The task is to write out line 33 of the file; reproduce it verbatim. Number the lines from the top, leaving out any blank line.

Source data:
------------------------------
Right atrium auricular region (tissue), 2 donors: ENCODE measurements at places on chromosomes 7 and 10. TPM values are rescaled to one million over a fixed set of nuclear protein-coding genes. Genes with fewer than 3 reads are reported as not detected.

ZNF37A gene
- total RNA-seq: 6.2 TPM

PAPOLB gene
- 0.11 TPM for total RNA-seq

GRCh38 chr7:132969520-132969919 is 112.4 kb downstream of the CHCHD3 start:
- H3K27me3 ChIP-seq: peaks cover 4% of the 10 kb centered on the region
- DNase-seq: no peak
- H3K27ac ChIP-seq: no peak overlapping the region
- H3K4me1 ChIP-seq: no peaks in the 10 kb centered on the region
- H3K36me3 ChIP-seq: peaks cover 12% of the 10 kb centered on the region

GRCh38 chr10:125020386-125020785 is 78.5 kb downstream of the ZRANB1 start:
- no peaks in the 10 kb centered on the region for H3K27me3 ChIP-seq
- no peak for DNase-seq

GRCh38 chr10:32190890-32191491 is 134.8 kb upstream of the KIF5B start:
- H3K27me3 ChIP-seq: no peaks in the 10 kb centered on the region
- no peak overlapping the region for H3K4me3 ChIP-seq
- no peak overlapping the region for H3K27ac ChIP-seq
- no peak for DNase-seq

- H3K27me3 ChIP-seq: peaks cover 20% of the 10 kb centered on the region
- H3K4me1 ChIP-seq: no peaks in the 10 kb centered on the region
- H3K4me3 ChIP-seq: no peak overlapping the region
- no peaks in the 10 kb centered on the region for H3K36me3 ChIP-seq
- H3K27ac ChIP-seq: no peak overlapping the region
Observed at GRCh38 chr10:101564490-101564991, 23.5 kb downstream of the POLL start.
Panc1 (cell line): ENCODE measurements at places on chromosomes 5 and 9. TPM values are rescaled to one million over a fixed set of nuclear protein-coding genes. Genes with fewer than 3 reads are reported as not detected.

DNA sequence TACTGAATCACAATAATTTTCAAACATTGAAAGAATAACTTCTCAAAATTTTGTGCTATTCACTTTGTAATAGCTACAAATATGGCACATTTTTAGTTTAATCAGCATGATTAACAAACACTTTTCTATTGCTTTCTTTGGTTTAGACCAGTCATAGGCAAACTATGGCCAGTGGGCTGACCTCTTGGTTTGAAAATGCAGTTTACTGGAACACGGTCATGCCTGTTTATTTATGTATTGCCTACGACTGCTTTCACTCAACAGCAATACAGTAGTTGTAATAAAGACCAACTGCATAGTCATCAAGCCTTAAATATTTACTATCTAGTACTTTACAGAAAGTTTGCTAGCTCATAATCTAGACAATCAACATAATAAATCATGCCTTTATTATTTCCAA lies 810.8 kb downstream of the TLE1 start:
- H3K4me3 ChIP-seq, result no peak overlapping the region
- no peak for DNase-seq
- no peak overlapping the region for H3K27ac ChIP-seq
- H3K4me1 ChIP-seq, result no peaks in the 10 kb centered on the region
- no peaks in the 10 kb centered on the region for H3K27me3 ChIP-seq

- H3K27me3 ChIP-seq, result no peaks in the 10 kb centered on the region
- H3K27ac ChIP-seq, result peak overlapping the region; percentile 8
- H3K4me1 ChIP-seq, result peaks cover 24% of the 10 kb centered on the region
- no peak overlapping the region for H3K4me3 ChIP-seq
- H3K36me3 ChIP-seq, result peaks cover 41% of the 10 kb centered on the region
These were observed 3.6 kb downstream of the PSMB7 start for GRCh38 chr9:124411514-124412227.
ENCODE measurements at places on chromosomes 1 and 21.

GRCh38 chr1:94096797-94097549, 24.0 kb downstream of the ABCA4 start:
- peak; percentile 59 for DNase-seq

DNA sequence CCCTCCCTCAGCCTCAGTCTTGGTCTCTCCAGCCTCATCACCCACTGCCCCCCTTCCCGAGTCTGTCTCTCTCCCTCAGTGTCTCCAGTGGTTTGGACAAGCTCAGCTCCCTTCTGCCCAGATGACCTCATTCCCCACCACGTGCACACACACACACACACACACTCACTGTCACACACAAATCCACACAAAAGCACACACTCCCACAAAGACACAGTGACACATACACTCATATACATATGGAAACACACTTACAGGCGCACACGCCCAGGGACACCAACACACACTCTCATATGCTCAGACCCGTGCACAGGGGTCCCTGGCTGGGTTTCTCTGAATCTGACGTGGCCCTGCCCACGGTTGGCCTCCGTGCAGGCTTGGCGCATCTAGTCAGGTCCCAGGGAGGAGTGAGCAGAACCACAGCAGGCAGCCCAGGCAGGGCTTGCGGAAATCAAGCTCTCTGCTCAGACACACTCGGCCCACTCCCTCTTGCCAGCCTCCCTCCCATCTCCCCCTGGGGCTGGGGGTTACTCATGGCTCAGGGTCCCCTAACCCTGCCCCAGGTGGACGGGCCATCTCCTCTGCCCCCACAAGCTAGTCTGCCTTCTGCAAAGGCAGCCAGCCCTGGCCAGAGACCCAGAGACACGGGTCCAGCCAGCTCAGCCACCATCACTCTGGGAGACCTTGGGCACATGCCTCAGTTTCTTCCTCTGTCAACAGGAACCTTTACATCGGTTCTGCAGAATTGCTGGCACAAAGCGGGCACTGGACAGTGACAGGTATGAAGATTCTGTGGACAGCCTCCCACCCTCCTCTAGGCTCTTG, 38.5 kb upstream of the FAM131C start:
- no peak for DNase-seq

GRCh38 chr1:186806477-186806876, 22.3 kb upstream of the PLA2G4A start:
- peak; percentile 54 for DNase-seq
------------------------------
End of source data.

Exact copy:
- H3K27me3 ChIP-seq, result no peaks in the 10 kb centered on the region